Amsterdam has always prided itself on being an open, tolerant, welcoming city. It has long attracted talent from elsewhere to develop the economy, the arts and the fabric of the city. But now it seems that attracting external talent, one of the important urban development indicators advocated by Pier Luigi Sacco and his collaborators, has become extremely difficult.
According to DutchNews.nl, the University of Amsterdam has told international students not to come to the city if they do not have accommodation by August 15. There are only 2,416 spaces available for the 5,000 first year international students signed up to the university’s accommodation service. Attracting people from elsewhere adds considerable extra complexity to an already overstretched housing system in Amsterdam and other Dutch cities. It is not just international students that want to come to Amsterdam – young people from elsewhere in the Netherlands are also keen to settle there – predictions. The Netherlands is also coping with the housing needs of migrants and refugees, ranging from up-market ex-pats to refugees fleeing persecution. The main refugee reception centre in the Netherlands at Ter Apel has seen up to 150 people sleeping outside in recent weeks. The individualisation of society also means there are more single households, adding to the overall demand for housing.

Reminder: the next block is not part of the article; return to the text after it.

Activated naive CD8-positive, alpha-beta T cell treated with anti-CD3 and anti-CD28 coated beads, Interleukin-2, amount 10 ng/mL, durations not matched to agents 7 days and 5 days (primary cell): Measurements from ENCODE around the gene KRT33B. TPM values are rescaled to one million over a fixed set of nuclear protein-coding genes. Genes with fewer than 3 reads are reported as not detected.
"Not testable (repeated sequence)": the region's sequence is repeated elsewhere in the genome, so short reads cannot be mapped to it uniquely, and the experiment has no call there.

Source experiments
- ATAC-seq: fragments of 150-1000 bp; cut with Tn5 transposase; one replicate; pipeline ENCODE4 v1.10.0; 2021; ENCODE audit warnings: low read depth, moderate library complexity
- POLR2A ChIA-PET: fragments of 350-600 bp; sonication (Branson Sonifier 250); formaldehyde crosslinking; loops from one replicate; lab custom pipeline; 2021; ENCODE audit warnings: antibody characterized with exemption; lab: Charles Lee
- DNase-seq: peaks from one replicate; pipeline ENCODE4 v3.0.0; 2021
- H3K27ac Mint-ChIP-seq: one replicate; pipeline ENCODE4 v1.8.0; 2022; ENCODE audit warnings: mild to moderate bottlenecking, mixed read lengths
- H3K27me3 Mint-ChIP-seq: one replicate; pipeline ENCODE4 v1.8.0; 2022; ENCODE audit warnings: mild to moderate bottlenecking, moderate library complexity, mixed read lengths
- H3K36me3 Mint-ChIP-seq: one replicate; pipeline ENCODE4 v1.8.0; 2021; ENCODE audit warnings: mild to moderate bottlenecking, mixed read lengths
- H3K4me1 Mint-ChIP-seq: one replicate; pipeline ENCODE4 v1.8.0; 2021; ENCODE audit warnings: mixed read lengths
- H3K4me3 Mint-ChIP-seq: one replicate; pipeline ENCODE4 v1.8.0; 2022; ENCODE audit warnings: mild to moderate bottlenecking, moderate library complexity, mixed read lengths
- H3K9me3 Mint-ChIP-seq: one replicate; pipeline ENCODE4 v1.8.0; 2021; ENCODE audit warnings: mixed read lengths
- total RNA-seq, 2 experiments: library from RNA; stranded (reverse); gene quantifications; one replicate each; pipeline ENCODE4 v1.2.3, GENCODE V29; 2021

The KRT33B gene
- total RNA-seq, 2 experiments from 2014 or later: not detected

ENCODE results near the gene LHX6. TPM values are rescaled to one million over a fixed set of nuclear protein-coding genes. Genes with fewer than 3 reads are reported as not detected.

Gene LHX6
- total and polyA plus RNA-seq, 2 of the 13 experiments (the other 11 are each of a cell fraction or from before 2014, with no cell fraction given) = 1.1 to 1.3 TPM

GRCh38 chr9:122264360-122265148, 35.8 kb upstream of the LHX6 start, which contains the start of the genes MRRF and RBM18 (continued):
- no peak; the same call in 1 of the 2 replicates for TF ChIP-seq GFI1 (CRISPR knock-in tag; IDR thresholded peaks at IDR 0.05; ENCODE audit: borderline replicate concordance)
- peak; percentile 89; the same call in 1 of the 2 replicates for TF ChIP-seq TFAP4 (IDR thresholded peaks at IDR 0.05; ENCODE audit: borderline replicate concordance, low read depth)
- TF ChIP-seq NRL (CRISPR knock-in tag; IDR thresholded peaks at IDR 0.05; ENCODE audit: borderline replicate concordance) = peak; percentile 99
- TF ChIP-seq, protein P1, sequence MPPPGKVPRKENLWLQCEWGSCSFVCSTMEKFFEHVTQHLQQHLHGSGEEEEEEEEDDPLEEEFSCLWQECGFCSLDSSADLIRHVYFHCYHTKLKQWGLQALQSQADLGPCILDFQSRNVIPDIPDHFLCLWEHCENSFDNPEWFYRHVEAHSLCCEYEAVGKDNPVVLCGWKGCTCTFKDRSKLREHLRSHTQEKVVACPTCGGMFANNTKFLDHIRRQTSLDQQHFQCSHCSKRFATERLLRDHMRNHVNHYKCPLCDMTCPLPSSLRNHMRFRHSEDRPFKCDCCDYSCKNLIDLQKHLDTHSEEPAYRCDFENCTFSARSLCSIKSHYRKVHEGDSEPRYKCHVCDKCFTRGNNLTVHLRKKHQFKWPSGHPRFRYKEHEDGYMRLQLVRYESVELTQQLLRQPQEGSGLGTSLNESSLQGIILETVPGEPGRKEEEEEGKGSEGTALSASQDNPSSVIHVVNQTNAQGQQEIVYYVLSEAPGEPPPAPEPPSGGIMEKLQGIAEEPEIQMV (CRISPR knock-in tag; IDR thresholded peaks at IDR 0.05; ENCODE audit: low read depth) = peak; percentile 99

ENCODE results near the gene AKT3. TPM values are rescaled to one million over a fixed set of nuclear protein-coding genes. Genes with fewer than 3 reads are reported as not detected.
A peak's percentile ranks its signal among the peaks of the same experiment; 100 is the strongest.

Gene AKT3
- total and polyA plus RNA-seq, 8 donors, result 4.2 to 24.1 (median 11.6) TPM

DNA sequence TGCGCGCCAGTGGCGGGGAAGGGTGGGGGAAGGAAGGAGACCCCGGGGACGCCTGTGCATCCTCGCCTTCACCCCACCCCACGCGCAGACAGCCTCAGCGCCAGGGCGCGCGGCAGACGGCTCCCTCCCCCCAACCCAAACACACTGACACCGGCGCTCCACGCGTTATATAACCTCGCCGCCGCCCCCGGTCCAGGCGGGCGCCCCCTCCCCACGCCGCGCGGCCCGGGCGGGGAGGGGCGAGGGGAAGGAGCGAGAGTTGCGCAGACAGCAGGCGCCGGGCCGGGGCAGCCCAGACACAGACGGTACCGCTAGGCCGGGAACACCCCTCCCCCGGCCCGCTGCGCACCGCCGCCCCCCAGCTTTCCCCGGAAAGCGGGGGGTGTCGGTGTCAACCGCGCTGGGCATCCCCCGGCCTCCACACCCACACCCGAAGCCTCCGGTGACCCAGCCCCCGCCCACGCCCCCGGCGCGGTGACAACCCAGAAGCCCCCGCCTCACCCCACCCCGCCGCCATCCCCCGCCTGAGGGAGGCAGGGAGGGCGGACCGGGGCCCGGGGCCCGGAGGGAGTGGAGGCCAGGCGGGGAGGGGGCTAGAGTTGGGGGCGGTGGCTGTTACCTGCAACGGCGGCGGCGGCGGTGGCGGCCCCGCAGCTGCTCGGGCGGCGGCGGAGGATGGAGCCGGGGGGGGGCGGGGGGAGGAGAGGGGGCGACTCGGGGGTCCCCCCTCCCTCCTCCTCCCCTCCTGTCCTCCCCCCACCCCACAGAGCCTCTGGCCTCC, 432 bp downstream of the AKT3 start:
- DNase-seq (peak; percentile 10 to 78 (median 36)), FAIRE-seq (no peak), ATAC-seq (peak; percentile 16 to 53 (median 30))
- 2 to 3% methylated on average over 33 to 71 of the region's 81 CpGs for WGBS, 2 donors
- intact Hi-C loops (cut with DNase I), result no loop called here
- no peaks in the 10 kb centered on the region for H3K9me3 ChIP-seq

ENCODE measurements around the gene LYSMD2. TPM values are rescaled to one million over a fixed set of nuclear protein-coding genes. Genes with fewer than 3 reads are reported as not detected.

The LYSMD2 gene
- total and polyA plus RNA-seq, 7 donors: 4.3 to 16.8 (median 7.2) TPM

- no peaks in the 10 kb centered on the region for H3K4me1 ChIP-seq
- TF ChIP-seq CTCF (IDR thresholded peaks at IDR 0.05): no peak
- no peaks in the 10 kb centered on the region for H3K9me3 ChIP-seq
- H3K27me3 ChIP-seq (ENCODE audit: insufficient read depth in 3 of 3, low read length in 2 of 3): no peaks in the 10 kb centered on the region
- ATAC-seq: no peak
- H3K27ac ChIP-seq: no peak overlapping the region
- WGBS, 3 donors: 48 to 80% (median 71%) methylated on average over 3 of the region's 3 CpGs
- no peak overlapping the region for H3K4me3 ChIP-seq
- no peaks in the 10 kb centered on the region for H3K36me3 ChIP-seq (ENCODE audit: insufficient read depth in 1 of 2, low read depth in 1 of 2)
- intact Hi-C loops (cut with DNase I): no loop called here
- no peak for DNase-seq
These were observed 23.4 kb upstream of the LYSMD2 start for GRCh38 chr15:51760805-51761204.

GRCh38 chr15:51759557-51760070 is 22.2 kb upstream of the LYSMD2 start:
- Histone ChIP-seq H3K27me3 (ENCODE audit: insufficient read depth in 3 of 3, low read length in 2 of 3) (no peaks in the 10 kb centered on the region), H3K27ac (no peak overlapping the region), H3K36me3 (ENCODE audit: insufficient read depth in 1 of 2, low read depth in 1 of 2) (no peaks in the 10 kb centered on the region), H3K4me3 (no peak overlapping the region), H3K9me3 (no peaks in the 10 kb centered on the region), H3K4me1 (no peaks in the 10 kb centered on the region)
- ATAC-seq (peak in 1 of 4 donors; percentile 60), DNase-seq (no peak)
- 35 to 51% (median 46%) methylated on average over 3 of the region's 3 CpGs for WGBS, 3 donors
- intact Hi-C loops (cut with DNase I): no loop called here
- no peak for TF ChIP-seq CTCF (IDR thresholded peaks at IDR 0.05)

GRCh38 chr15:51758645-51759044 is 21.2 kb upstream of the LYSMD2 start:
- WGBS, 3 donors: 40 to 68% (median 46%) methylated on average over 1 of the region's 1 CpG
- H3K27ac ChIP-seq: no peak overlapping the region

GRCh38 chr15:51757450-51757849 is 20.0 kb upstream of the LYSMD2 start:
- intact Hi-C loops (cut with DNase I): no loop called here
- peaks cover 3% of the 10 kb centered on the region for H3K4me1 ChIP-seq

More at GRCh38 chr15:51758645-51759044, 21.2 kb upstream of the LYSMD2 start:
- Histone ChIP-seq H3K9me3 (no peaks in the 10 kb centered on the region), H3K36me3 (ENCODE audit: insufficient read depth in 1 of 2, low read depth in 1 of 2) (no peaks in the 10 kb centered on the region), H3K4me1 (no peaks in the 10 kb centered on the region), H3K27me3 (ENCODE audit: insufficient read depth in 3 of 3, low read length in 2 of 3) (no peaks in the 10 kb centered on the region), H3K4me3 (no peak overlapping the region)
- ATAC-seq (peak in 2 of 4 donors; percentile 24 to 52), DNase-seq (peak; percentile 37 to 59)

This underlines the fact that talent attraction strategies are highly dependent on the ability of cities to meet the needs of their existing populations. If there is no housing, it is very difficult to attract new talent. For years Amsterdam has relied on a series of temporary solutions to cater for newcomers, including the use of shipping containers as ‘tiny houses’ and a certain toleration of squatting.
Simpler times: when Amsterdam still did marketing (photo Greg Richards)
In the future it is likely that Amsterdam and other cities will need to tackle basic housing issues to be able to attract external talent. The recipes put forward by Richard Florida to attract the ‘creative class’ in order to stimulate development are unlikely to work when there is simply not enough room to accommodation people. A large part of the problem lies with the financialisation of housing, which has turned houses from a place to live into investment vehicles. Far more active public intervention in housing markets will be needed to tackle this issue.
If that proves too difficult, then cities will need to think about alternatives, such as developing endogenous talent through capacity building. This is likely to be a more sustainable option than relying on the global creative class in any case.